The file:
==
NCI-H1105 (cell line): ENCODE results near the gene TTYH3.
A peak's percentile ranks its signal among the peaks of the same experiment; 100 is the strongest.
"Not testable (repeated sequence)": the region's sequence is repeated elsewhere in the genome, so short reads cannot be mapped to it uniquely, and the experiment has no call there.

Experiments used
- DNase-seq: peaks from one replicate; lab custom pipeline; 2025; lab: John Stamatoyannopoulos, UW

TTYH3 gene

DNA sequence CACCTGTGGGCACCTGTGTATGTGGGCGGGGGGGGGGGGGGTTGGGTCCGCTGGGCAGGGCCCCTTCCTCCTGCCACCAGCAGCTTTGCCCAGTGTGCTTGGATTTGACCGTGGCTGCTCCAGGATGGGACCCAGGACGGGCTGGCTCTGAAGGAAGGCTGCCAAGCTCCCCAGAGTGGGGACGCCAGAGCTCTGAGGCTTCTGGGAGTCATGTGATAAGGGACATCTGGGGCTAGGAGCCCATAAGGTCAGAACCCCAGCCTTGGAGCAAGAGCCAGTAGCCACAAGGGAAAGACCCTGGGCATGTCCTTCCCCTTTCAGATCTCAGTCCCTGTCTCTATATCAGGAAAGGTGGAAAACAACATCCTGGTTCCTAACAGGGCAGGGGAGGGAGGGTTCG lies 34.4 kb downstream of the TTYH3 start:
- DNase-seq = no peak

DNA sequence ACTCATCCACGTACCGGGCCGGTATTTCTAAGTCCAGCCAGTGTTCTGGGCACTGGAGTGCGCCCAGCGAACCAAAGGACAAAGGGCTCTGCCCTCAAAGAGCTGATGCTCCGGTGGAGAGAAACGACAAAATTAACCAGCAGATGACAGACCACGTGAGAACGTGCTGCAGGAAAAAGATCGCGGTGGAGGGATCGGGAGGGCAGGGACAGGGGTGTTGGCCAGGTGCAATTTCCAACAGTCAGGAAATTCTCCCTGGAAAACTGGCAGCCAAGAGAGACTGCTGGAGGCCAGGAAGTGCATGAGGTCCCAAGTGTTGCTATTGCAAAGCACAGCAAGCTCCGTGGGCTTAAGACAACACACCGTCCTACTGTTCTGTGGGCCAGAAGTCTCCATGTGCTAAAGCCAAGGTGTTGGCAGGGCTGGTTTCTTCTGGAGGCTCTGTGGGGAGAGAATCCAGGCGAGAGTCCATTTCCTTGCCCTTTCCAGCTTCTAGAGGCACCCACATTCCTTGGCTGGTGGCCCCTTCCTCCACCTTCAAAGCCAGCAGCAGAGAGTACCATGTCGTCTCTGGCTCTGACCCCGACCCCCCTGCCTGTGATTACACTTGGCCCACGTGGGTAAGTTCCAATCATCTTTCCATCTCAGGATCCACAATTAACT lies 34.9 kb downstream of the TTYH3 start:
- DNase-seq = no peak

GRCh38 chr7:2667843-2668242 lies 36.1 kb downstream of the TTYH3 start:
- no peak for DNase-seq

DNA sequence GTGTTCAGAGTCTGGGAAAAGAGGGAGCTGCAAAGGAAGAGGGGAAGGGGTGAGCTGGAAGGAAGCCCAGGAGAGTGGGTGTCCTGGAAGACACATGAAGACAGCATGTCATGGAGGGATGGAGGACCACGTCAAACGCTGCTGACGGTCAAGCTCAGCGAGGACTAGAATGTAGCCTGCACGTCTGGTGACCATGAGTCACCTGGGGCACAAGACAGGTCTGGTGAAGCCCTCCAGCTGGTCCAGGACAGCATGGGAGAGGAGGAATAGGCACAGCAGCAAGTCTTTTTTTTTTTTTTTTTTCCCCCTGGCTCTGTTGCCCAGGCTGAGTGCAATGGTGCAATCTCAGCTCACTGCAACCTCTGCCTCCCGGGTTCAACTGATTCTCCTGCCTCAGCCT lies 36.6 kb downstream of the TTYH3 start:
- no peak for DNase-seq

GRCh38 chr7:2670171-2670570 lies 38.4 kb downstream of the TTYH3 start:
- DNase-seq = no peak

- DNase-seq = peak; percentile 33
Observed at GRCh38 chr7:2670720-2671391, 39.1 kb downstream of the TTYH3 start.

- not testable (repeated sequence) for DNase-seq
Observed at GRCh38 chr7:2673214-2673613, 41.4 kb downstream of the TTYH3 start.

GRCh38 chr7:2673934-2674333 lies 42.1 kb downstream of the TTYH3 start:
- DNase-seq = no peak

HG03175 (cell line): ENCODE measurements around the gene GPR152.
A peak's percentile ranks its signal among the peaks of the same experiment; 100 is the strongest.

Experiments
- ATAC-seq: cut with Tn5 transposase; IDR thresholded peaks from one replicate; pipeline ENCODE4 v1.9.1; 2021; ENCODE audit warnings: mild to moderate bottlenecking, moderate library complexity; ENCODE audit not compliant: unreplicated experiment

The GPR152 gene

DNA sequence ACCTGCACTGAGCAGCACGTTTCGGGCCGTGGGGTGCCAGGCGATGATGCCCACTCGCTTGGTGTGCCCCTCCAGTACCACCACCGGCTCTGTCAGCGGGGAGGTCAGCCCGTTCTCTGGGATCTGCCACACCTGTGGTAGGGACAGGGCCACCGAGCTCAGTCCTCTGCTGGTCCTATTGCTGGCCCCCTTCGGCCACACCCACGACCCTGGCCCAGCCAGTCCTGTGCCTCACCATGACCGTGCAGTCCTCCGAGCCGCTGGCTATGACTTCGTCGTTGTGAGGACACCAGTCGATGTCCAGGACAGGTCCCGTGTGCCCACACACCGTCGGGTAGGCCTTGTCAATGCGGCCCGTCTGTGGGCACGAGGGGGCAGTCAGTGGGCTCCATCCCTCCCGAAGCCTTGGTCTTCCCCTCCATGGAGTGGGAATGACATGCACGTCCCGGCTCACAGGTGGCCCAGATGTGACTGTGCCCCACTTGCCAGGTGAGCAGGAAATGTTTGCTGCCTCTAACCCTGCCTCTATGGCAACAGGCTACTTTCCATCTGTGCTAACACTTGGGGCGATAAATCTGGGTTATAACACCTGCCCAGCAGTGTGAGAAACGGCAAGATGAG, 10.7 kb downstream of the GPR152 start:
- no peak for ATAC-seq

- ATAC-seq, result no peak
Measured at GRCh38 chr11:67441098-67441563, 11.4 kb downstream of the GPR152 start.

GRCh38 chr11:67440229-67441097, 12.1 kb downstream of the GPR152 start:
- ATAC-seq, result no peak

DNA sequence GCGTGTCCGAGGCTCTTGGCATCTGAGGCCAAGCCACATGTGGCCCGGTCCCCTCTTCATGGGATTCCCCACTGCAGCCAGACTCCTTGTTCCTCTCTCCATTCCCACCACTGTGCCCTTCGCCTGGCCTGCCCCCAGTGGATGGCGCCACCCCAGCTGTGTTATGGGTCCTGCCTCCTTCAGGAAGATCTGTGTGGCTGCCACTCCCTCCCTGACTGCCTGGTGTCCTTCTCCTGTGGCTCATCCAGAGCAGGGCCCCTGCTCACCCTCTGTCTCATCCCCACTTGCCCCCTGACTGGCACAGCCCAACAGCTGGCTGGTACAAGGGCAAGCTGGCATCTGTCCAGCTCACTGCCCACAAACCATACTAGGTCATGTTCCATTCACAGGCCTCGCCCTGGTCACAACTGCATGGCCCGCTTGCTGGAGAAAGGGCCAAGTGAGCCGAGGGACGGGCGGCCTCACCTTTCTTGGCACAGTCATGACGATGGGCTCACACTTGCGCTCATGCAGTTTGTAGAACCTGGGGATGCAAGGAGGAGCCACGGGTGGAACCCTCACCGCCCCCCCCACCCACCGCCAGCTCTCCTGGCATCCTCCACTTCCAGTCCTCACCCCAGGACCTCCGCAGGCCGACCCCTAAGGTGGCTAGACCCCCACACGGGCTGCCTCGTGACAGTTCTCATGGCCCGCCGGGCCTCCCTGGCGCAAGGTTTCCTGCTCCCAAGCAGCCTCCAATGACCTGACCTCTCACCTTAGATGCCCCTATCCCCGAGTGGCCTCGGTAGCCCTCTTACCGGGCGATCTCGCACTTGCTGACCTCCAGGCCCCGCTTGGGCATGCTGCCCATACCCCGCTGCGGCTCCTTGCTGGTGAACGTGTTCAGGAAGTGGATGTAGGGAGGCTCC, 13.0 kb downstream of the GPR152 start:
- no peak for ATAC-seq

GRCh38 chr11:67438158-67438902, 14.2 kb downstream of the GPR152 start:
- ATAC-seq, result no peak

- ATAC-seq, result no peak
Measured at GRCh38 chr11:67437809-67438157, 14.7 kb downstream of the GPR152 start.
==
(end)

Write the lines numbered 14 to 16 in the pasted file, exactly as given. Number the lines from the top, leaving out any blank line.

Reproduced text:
- no peak for DNase-seq

GRCh38 chr7:2670171-2670570 lies 38.4 kb downstream of the TTYH3 start:
- DNase-seq = no peak